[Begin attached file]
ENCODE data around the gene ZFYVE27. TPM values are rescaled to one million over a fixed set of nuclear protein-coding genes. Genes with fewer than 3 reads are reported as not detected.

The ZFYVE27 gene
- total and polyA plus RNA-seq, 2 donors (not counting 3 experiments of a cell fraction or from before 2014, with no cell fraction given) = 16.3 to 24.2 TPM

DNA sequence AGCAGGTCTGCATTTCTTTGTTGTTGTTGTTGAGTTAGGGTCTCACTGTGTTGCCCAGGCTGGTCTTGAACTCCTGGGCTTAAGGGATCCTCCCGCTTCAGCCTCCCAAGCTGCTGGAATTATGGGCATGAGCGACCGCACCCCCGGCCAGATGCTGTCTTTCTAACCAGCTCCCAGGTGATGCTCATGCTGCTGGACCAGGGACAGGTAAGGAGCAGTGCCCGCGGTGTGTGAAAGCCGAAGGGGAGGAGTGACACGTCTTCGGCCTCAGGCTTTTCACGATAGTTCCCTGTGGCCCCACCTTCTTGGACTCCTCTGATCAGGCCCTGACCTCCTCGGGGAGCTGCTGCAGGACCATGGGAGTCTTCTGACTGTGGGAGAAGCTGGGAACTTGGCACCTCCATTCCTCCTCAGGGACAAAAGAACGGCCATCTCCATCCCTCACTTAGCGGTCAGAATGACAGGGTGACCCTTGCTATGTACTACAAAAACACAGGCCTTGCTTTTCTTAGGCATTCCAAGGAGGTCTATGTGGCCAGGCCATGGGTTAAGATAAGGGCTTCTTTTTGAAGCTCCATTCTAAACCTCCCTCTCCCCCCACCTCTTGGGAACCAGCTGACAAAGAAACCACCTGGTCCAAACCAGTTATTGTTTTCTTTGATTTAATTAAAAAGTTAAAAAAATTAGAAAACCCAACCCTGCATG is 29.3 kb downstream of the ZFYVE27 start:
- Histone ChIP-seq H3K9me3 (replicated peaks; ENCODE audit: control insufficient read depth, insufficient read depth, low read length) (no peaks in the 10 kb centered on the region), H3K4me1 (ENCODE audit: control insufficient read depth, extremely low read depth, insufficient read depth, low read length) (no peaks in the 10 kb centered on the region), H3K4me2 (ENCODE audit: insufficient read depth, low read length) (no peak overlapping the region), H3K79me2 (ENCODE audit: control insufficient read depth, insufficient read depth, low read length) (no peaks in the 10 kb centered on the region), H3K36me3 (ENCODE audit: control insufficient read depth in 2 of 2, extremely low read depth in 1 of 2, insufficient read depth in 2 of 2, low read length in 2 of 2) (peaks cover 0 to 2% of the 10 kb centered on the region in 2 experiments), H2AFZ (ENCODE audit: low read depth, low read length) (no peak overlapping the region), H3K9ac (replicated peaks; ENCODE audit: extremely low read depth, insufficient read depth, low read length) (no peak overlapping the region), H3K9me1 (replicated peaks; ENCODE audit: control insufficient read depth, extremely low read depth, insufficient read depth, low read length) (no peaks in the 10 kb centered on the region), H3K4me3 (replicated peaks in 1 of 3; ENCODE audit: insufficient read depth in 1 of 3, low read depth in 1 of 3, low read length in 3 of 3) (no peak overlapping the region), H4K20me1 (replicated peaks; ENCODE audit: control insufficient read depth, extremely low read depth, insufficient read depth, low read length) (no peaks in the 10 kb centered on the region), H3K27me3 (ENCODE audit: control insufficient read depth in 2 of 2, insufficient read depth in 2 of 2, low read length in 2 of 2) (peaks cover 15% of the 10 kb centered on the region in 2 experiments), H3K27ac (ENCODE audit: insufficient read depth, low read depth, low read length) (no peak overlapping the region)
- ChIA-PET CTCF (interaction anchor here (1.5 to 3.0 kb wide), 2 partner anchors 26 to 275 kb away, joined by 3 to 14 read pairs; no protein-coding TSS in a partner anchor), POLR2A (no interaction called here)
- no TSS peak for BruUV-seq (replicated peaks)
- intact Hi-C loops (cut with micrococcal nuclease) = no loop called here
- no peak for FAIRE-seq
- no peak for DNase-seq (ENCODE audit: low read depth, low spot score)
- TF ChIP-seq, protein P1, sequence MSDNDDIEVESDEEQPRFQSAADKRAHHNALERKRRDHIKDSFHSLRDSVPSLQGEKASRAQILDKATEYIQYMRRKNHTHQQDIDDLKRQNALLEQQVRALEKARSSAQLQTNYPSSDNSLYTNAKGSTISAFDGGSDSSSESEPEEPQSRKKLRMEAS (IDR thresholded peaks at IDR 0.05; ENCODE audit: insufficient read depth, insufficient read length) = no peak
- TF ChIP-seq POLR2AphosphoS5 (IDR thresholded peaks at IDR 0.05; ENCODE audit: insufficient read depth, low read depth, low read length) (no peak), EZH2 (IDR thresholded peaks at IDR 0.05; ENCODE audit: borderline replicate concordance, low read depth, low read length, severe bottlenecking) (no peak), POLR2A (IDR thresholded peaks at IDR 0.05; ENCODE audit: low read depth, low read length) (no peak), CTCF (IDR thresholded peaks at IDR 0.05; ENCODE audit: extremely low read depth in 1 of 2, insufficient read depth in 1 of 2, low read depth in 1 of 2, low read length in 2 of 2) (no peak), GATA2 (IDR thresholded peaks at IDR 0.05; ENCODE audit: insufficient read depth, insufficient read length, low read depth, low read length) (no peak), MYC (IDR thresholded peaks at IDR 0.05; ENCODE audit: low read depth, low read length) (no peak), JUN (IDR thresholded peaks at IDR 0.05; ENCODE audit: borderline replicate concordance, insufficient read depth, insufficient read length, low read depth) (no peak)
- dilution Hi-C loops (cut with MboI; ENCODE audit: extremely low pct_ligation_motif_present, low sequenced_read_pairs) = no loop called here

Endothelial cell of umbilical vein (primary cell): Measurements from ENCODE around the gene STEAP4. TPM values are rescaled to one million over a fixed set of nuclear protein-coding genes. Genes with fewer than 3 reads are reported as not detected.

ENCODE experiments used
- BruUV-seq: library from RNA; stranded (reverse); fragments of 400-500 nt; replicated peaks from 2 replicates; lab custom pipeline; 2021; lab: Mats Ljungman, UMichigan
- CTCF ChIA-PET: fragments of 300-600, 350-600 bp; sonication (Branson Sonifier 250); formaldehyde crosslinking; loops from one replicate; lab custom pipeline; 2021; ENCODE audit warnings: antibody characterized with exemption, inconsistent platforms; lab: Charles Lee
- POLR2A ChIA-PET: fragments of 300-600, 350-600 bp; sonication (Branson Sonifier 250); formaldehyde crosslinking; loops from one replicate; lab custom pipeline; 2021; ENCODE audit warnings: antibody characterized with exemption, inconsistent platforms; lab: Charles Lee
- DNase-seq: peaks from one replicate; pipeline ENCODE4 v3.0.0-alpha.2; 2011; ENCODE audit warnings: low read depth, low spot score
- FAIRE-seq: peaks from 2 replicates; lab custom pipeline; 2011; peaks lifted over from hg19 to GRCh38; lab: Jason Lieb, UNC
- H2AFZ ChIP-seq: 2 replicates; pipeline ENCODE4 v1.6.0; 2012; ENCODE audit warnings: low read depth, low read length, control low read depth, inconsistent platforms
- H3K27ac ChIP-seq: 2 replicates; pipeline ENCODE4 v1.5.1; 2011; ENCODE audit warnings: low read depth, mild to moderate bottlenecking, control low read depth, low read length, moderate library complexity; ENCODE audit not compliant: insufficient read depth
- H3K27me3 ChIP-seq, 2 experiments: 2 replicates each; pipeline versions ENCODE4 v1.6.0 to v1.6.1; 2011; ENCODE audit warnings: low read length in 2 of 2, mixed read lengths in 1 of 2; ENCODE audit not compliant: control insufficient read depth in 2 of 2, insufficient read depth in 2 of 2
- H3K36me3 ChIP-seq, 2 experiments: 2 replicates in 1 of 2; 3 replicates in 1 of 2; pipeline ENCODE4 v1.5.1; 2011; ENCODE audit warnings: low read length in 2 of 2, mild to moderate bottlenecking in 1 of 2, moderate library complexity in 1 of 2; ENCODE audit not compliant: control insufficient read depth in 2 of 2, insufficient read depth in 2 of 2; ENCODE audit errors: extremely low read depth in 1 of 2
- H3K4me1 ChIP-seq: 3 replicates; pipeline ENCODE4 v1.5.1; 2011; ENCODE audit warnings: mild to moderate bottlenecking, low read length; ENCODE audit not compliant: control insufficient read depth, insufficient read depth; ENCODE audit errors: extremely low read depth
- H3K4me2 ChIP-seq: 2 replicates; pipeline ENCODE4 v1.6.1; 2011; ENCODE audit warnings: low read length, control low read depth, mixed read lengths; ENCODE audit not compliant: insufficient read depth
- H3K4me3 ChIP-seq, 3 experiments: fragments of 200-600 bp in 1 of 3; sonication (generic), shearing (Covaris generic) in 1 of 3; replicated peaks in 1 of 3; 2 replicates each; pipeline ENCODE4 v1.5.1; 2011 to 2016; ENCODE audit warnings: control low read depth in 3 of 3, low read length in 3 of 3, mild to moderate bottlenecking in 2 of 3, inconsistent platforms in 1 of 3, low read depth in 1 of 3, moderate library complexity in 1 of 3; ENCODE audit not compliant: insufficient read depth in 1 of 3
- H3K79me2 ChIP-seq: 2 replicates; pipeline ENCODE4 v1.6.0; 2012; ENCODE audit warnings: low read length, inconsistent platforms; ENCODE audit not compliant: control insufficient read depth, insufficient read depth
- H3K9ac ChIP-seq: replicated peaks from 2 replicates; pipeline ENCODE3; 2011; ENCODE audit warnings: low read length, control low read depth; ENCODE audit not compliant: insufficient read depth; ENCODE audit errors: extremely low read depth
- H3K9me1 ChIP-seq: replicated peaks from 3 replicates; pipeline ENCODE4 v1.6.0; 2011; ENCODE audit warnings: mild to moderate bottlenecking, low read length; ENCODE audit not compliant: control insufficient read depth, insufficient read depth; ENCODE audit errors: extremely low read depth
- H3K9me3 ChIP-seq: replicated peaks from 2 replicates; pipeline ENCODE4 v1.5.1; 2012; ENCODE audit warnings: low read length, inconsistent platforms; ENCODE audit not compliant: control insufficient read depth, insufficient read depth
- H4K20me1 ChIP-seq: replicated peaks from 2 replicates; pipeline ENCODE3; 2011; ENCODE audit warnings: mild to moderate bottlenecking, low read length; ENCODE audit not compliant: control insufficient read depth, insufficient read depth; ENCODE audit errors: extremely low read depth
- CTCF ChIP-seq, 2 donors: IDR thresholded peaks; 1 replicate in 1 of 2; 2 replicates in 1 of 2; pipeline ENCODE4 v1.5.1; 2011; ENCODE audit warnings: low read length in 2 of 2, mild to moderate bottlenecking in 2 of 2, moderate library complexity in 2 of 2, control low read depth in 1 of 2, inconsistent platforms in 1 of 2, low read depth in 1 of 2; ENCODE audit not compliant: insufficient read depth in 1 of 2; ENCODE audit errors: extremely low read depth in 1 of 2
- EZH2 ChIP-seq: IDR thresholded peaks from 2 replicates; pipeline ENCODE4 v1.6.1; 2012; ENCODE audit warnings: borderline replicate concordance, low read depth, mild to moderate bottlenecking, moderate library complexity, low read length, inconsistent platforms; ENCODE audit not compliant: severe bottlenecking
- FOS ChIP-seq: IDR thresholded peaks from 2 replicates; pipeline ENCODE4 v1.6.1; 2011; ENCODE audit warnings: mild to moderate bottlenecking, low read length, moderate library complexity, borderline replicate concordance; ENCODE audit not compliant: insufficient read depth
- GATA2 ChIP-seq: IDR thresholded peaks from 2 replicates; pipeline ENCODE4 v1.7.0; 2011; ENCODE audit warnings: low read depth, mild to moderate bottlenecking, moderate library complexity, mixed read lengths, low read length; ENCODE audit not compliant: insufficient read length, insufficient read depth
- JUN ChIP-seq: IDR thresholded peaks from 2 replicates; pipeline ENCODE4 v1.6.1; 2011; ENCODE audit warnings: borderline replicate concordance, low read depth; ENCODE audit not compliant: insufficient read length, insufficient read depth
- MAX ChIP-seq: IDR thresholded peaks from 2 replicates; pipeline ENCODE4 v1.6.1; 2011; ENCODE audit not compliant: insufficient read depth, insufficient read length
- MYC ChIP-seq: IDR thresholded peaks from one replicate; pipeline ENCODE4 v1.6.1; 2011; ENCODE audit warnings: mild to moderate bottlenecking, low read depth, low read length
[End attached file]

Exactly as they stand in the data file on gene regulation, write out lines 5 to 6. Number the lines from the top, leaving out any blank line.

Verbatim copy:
- Histone ChIP-seq H3K9me3 (replicated peaks; ENCODE audit: control insufficient read depth, insufficient read depth, low read length) (no peaks in the 10 kb centered on the region), H3K4me1 (ENCODE audit: control insufficient read depth, extremely low read depth, insufficient read depth, low read length) (no peaks in the 10 kb centered on the region), H3K4me2 (ENCODE audit: insufficient read depth, low read length) (no peak overlapping the region), H3K79me2 (ENCODE audit: control insufficient read depth, insufficient read depth, low read length) (no peaks in the 10 kb centered on the region), H3K36me3 (ENCODE audit: control insufficient read depth in 2 of 2, extremely low read depth in 1 of 2, insufficient read depth in 2 of 2, low read length in 2 of 2) (peaks cover 0 to 2% of the 10 kb centered on the region in 2 experiments), H2AFZ (ENCODE audit: low read depth, low read length) (no peak overlapping the region), H3K9ac (replicated peaks; ENCODE audit: extremely low read depth, insufficient read depth, low read length) (no peak overlapping the region), H3K9me1 (replicated peaks; ENCODE audit: control insufficient read depth, extremely low read depth, insufficient read depth, low read length) (no peaks in the 10 kb centered on the region), H3K4me3 (replicated peaks in 1 of 3; ENCODE audit: insufficient read depth in 1 of 3, low read depth in 1 of 3, low read length in 3 of 3) (no peak overlapping the region), H4K20me1 (replicated peaks; ENCODE audit: control insufficient read depth, extremely low read depth, insufficient read depth, low read length) (no peaks in the 10 kb centered on the region), H3K27me3 (ENCODE audit: control insufficient read depth in 2 of 2, insufficient read depth in 2 of 2, low read length in 2 of 2) (peaks cover 15% of the 10 kb centered on the region in 2 experiments), H3K27ac (ENCODE audit: insufficient read depth, low read depth, low read length) (no peak overlapping the region)
- ChIA-PET CTCF (interaction anchor here (1.5 to 3.0 kb wide), 2 partner anchors 26 to 275 kb away, joined by 3 to 14 read pairs; no protein-coding TSS in a partner anchor), POLR2A (no interaction called here)